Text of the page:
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Shift into gear for the new hybrid-vehicle tax credits

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Are you in the market for a new passenger car? If you’re energy-conscious and you qualify, you can slice a few thousand dollars off your tax bill.

Strategy: Buy a hybrid vehicle that qualifies for the new energy credit. The credit, which was established by the Energy Tax Incentives Act of 2005, is available for qualified vehicles placed in service this year.

The new hybrid-vehicle credit effectively replaces the clean-air deduction on the books the past several years. That deduction, set at $2,000 for 2005, was scheduled to be cut down to just $500 in 2006. Instead, the new hybrid credit lets you keep as much as $3,400 in your pocket.

Here’s the whole story: Actually, four credits are available for vehicles placed in service after 2005. They are:

1. The qualified fuel-cell motor vehicle credit.

2. The advanced lean-burning technology vehicle credit.

3. The qualified hybrid motor vehicle credit.

4. The qualified alternative-fuel motor vehicle credit.

Those four credits comprise the alternative motor vehicle credit claimed on your personal return.

It’s expected that the hybrid motor vehicle credit will be the most popular of the four. The IRS must certify a particular make and model as being eligible for the credit.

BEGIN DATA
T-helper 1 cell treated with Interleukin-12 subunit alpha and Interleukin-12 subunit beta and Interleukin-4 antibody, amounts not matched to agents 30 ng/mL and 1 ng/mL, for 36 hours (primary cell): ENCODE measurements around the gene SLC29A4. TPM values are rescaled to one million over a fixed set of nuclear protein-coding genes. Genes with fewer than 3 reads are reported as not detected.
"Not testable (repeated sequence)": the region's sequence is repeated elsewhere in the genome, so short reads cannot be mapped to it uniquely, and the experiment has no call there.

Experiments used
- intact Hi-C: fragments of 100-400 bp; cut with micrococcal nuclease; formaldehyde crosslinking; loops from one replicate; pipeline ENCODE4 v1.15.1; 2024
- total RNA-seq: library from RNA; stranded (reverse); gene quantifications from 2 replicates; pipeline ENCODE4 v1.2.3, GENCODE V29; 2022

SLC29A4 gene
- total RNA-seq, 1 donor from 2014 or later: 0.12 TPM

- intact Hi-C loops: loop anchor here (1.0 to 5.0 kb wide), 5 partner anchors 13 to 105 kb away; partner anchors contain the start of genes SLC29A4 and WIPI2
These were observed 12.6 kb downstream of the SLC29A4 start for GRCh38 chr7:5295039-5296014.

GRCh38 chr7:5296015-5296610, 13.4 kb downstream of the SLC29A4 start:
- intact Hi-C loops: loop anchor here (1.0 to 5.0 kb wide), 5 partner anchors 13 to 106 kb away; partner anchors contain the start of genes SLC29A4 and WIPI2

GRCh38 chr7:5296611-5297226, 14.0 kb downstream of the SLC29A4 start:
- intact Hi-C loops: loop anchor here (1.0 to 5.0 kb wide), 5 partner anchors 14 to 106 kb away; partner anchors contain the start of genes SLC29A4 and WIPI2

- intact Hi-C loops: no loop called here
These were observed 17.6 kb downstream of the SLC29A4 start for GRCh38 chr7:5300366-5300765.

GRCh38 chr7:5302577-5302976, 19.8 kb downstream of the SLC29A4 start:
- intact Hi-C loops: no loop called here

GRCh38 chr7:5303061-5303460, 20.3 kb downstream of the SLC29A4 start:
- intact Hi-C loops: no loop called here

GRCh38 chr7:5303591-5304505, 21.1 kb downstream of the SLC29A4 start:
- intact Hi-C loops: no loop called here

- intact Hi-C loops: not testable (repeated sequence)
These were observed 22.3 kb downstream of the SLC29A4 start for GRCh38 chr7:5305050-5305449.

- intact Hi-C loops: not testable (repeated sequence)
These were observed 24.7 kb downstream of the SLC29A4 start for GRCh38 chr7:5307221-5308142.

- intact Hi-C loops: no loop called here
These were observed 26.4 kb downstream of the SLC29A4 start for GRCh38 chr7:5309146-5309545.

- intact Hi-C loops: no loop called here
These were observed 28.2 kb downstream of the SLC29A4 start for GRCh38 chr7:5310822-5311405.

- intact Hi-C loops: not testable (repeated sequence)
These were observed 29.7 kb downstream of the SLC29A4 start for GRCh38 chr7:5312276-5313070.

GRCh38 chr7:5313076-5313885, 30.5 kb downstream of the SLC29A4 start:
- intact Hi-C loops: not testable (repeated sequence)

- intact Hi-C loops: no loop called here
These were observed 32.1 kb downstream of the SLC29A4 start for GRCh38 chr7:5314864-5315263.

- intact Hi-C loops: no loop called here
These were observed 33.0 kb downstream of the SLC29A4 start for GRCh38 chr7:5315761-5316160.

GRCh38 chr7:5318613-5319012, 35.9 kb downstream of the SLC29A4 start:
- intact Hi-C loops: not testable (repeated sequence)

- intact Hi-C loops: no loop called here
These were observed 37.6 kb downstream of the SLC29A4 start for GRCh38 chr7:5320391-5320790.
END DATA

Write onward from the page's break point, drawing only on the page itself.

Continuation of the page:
How much is the hybrid-vehicle credit? It can range from $250 all the way up to $3,400, although, currently, the highest credit for an existing vehicle tops out at $3,150.

The computation is a combination of the mileage a particular vehicle saves over 120,000 miles and its fuel economy expressed as a percentage of the 2002 model year fuel economy for its weight class. The better the car’s performance, the higher the credit.

Fortunately, we’ve done the hard work for you. Consult the chart above right to find the credit amount for vehicles the IRS recently certified as meeting the required standards.

Note: The credit will gradually drop for the most popular models. Reason: Congress set up the law so that the credit begins to phase out in the second calendar quarter after the quarter in which at least 60,000 of the manufacturer’s qualified passenger automobiles and light trucks are sold.

So far, Toyota is the only automaker affected by the phaseout. For a Camry Hybrid or Prius bought after Sept. 30, 2006, the credit drops by half, to $1,575 and $1,300, respectively. Those figures will remain in place for vehicles bought through March 31, 2007.

After that, the credits will be cut in half again — to 25 percent of the original credit amount — before they completely disappear for vehicles bought after Sept. 30, 2007.

Tip: Don’t bet against a change in the law. The law penalizes the carmakers that offer the most energy-efficient choices.

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